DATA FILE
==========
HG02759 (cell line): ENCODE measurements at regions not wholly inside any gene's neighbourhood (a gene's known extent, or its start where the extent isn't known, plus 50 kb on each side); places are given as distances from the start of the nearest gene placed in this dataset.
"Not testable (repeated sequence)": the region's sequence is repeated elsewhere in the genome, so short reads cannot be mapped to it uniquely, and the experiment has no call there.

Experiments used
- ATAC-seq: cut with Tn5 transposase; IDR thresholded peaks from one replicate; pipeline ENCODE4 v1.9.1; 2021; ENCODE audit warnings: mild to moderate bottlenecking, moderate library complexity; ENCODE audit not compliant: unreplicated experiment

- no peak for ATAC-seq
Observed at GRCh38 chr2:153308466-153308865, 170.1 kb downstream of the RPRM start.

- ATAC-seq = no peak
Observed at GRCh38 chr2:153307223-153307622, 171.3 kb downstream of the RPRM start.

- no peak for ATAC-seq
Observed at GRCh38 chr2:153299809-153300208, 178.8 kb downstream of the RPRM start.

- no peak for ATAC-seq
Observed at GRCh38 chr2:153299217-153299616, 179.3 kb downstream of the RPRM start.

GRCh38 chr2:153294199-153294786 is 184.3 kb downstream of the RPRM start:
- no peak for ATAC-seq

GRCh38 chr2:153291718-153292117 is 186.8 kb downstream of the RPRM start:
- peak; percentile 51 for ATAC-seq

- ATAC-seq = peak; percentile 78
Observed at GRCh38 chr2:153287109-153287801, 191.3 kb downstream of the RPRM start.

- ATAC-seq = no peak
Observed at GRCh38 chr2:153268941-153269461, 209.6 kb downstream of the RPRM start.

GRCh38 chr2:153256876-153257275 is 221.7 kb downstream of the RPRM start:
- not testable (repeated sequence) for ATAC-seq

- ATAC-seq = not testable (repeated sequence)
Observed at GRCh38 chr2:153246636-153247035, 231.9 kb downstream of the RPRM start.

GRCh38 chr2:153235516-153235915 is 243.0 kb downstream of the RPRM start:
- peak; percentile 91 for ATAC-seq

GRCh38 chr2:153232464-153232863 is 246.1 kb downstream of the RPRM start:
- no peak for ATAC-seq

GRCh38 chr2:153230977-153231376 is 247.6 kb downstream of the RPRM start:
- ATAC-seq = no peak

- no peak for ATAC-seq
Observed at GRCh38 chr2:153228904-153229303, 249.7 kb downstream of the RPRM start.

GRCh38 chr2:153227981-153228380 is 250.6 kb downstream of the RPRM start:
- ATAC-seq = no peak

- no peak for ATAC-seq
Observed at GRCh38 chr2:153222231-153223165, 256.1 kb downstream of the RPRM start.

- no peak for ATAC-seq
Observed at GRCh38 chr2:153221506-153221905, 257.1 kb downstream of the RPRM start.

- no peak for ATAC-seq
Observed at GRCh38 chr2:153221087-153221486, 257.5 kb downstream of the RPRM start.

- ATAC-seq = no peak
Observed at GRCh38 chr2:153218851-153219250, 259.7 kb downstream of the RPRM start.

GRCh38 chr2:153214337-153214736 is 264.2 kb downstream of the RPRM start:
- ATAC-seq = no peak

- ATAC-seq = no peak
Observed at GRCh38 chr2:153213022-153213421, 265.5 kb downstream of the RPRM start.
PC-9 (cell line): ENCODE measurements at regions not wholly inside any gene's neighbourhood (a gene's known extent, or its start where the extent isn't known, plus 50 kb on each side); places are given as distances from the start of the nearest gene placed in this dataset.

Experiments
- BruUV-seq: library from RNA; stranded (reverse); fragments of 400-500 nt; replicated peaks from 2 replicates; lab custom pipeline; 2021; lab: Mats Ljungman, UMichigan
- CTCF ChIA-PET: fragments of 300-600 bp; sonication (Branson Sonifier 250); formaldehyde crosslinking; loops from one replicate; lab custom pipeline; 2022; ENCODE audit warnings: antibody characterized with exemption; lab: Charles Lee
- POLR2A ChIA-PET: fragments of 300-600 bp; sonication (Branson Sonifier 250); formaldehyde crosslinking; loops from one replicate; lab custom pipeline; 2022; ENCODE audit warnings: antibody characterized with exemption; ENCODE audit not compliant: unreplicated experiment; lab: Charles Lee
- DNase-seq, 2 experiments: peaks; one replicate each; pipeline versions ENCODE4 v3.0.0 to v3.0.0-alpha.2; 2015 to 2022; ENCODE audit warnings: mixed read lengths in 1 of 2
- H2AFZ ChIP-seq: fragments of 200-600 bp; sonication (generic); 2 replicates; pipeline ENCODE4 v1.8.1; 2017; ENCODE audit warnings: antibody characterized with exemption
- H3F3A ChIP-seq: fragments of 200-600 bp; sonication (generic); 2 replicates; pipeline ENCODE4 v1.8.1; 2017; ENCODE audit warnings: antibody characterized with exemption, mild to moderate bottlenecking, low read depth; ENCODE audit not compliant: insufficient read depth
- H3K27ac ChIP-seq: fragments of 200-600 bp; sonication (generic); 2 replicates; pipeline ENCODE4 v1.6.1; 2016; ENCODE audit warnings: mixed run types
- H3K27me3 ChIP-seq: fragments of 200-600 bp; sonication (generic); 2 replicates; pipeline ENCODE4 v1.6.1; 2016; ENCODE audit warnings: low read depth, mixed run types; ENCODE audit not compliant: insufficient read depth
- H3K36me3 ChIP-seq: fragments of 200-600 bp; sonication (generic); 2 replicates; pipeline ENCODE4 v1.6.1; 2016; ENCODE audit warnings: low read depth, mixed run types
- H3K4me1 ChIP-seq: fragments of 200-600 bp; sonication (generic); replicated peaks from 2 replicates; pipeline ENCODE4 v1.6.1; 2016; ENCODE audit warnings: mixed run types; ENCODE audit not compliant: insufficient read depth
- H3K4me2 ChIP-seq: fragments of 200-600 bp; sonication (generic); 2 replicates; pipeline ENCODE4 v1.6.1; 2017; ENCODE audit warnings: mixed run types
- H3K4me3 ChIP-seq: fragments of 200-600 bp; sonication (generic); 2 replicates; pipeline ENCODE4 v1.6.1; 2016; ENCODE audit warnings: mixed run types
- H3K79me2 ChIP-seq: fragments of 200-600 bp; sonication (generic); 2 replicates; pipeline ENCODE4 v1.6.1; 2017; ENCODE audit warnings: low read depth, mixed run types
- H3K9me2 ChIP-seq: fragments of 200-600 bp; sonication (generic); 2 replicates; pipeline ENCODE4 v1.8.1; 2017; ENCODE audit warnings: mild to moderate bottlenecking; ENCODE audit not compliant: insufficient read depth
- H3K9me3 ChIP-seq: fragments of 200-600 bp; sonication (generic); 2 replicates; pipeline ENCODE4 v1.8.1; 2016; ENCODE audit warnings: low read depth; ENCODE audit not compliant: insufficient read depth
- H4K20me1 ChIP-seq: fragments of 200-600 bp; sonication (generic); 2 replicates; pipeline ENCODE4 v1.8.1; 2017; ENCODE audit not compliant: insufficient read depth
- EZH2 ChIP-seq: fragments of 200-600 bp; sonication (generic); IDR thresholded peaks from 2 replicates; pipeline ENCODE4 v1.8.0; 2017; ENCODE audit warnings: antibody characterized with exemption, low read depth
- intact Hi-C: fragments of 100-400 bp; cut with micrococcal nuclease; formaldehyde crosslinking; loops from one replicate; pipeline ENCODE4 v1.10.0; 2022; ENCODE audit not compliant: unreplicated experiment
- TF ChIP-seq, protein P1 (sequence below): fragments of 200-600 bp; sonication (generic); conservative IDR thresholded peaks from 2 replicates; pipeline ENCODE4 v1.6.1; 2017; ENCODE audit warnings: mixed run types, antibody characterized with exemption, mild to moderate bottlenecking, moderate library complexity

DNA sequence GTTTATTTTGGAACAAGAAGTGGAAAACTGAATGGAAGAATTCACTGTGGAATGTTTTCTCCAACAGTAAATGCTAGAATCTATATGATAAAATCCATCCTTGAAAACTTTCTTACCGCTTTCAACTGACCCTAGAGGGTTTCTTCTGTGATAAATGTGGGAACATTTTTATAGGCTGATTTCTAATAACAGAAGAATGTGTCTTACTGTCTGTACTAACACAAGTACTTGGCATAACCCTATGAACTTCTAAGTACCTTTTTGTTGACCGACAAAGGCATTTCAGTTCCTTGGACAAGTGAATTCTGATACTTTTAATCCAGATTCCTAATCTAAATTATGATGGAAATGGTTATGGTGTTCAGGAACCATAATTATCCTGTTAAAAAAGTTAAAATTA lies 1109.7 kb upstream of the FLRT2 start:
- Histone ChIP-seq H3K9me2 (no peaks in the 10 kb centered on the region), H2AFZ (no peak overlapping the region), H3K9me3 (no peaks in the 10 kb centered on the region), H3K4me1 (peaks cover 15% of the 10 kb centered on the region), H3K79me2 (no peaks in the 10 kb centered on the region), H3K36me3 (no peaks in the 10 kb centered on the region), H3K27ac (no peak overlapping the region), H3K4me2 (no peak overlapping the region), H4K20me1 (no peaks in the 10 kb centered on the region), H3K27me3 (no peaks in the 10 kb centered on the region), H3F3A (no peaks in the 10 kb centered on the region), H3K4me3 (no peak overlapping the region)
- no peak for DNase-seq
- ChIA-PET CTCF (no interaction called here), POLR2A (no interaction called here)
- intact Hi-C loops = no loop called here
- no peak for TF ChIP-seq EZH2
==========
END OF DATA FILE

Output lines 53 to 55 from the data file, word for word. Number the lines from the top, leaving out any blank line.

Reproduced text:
- H2AFZ ChIP-seq: fragments of 200-600 bp; sonication (generic); 2 replicates; pipeline ENCODE4 v1.8.1; 2017; ENCODE audit warnings: antibody characterized with exemption
- H3F3A ChIP-seq: fragments of 200-600 bp; sonication (generic); 2 replicates; pipeline ENCODE4 v1.8.1; 2017; ENCODE audit warnings: antibody characterized with exemption, mild to moderate bottlenecking, low read depth; ENCODE audit not compliant: insufficient read depth
- H3K27ac ChIP-seq: fragments of 200-600 bp; sonication (generic); 2 replicates; pipeline ENCODE4 v1.6.1; 2016; ENCODE audit warnings: mixed run types